The mapping process should determine:

  • which vendors and suppliers should be covered by monitoring,
  • what data should be collected,
  • how the data triggers a further investigation,
  • what the remediation actions look like, and
  • the cadence with which data should be analyzed (daily, weekly, monthly).

Step 3. DO A PILOT

Take baby steps first. Rather than rolling out continuous monitoring across all vendors at once, consider starting with a pilot. Start observing a select group of vendors for one or two business quarters. The pilot group could be chosen by the business function they support or simply by expedience—sometimes the easiest bet is to choose a set of vendors already scheduled for their annual assessment during the pilot period.

The pilot provides a good opportunity to train up risk management analysts on how risk scoring data works and gives them a chance to figure out how to best develop new workflows in how they engage with vendors. Management can track things like analyst productivity, remediation effectiveness, and feedback from third parties to pragmatically tweak policies and monitoring coverage to match the realities of the business.

In addition to learning through trial and error, the pilot stage should be a time for building up evangelism for continuous monitoring—both internally and among vendors. Monitoring champions should be communicating how the approach is improving the program.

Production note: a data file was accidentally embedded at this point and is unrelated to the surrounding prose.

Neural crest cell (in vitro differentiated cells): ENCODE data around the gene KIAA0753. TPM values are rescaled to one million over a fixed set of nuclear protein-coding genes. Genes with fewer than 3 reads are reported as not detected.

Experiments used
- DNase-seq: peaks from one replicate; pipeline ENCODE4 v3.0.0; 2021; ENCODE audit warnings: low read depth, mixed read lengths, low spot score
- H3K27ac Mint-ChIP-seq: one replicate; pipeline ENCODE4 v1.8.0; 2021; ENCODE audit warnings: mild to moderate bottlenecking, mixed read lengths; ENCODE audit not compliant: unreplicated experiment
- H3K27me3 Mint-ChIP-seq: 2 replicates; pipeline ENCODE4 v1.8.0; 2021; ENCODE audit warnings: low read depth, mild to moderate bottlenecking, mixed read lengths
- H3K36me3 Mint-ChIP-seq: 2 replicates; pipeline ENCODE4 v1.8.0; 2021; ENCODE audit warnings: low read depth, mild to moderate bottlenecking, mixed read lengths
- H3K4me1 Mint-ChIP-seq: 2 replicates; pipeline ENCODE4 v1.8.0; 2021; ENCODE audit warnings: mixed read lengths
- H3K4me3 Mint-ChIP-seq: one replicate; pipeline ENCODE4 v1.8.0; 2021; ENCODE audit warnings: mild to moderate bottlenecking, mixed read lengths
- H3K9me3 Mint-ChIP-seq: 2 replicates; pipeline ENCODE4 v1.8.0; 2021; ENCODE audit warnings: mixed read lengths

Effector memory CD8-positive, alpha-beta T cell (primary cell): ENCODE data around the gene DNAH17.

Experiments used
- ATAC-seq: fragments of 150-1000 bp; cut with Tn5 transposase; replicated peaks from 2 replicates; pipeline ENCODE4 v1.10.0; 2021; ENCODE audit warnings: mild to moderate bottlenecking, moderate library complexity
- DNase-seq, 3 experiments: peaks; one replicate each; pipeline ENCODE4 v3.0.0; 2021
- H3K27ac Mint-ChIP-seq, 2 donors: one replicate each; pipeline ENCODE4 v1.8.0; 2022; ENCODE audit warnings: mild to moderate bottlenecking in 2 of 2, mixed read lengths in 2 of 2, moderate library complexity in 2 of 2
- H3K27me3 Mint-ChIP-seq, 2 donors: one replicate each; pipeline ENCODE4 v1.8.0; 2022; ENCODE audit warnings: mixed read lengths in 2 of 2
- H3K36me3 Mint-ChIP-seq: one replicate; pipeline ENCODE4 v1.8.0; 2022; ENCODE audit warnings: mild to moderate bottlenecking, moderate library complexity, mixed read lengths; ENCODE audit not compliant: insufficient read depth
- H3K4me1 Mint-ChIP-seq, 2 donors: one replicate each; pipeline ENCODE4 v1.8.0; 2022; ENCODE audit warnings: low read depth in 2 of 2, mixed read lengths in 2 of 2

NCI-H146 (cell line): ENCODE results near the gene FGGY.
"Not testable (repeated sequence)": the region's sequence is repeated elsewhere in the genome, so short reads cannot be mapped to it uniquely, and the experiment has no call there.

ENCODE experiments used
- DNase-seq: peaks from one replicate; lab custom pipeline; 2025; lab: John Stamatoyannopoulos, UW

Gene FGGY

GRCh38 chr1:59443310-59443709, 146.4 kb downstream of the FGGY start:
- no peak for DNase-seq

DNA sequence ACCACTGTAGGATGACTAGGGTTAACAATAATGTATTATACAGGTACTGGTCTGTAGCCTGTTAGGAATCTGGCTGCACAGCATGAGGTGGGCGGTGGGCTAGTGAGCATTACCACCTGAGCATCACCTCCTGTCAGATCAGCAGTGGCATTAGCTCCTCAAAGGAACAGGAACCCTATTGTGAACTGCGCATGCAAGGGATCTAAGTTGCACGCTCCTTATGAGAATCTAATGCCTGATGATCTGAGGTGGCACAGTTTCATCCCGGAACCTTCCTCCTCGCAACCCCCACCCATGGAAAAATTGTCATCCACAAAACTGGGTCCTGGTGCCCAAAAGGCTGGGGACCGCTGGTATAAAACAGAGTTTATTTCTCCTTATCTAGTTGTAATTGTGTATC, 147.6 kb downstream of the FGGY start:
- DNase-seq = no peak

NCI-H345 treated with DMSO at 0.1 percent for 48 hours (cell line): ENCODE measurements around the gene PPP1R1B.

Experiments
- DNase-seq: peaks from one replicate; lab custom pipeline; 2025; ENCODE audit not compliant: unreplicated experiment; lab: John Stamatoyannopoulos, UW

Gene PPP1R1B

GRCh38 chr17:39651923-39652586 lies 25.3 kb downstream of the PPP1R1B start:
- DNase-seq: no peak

Before you begin rolling out continuous monitoring across the wider portfolio of third-party vendors, start having conversations with them to set expectations. Be upfront about what the improved governance model looks like and what it means for them as a supplier. Explain clearly how continuous monitoring tools collect data, and what certain findings will require them to remediate to maintain good standing as a supplier.

The key here is that vendors shouldn’t be surprised when they’re asked to fix security problems due to a newly found vulnerability. Ideally, communication should be done in the spirit of partnership. Your organization can help them improve their security posture with alerts to serious problems they may have overlooked, and that’s good for everyone involved. Part of the process may be in explaining that continuous monitoring is not an invasive look into their systems—it is simply identifying the broken windows observable from outside of their metaphorical building.


Not only should your organization set expectations informally through training and evangelism, but it should also formalize policies through contract language. Contracts and RFPs should be developed to set enforcement policies and procedures that layout remediation actions and timeframes. As with any contract, there will be a collaboration with vendors to customize based on the relationship, but at a high level, you should be inserting prevailing policies into standard contracts.

Come back soon for part two to learn about the next steps you should take to incorporate continuous monitoring into your third-party risk management program.